For context, it is important to recognize the contribution of small and medium sized biotechnology companies. These companies – working alone or in conjunction with other companies – accounted for 73% of all Phase I, II, III drug trials and new drug applications in 2019. Based on 2017 data worldwide sourced from Bio Industry Analysis, small biotechnology companies were responsible for 70% of all drug trials (43% in conjunction with a partnering company).
These small and medium sized companies therefore embrace significant risk. Further compounding this risk is the fact that they typically depend on non-public investments, which adds both opportunity and complexity to their work. There is a careful balance between being responsible innovators for scientific discovery, forwarding human health, remaining a viable organization, and satisfying the expectations of those who have put their trust in the company in one form or another. This trust comes from many sources including patients, subjects, providers, researchers, investors, and other partners who support the work being done and the health outcomes being sought.
Wearing the hat of a provider, and as one who often deals with rare and unusual diseases, I find their statement especially important. It reflects how these biotechnology companies want to be proactive partners in healthcare, recognizing that the healthcare system is intricately interwoven fabric; one strand secures another, and broken ones can lead to unraveling. At the patient and provider level, it is important to know that these companies who have signed on are willing to address the issues facing biotechnology development and deployment, and ultimately touch the lives of the people who need their work the most.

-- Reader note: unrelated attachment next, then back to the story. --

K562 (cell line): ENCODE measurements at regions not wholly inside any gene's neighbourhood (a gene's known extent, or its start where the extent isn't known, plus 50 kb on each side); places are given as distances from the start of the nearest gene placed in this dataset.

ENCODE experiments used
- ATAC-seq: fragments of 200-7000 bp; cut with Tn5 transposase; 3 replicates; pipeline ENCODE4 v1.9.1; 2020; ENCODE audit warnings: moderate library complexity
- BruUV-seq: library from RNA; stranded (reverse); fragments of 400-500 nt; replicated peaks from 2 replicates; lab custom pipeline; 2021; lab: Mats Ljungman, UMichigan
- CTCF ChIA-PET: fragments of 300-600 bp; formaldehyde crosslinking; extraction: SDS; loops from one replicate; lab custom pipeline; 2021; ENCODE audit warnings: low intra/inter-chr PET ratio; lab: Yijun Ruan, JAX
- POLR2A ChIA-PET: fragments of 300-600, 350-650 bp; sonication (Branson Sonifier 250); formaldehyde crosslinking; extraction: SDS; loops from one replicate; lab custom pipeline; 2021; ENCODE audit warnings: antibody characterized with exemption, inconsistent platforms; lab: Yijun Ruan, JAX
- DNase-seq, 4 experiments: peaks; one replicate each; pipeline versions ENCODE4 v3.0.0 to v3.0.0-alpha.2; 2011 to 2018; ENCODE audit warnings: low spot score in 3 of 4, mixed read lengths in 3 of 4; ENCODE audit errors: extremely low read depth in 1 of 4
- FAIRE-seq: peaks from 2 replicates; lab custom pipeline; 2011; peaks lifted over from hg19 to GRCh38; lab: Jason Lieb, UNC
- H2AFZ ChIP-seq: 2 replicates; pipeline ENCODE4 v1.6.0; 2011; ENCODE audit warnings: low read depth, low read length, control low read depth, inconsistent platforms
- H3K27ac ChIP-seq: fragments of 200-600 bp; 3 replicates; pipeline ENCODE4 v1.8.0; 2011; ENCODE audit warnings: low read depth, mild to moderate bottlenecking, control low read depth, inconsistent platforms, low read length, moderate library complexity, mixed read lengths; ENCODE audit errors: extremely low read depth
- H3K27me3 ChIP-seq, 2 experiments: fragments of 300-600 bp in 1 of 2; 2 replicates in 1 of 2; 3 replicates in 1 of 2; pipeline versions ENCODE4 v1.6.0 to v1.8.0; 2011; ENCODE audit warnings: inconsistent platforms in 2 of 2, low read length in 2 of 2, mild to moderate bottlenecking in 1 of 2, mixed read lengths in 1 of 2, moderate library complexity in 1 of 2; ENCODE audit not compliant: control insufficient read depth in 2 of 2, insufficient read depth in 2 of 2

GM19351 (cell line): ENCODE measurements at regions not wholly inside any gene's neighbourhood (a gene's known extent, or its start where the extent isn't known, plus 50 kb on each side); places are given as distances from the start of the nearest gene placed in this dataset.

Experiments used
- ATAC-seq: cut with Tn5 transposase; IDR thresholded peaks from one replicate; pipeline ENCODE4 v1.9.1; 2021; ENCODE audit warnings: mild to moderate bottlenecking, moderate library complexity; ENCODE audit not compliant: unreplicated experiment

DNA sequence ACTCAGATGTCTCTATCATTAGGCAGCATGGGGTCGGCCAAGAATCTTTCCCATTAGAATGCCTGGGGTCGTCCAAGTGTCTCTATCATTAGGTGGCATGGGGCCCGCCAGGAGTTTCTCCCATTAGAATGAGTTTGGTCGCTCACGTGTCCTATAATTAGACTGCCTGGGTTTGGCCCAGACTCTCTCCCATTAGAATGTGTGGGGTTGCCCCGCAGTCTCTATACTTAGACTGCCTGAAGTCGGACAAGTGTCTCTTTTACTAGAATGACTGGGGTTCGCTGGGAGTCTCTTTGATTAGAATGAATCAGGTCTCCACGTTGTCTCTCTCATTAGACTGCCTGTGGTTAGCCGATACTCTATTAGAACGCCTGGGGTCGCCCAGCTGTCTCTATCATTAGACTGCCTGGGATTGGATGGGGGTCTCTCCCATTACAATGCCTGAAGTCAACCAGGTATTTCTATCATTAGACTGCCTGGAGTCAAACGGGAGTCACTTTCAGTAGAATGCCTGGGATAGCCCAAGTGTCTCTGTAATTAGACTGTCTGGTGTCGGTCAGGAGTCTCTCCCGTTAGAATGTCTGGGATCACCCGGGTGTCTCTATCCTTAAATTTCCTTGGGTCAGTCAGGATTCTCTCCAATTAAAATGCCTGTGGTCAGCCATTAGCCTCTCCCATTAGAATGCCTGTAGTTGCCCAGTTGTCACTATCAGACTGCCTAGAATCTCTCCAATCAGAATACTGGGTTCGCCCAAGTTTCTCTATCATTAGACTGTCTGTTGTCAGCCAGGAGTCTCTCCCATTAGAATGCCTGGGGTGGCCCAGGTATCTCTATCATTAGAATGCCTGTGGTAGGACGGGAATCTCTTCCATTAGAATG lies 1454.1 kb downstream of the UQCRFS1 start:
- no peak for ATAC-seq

Jonathan Woodson, MD
The “New Commitment” is long overdue and should signal a new era of corporate social responsibility. Pharma is unlike other industries and markets in that its products are essential to the health, well-being and survival of people who require these products despite their ability to pay. While the industry needs to be profitable to survive and provide new therapeutics, excessive pricing compromises the health and financial well-being of the population.
How this new contract will support emerging proposals for health care payment reform is unclear, but it at least signals a willingness by the pharma industry to work with policy-makers and payers to address the affordability issues related to drug prices. A more cynical view maybe that pharma is trying to get out ahead of the growing sentiment that Congress adopt legislation to control drug prices–a legislative priority for 2020 for several health policy advocates and law-makers. There is a lot of work needed on this issue. We will follow with interest how this new recognition of ethical responsibility translates to new business practices for pharmaceutical companies.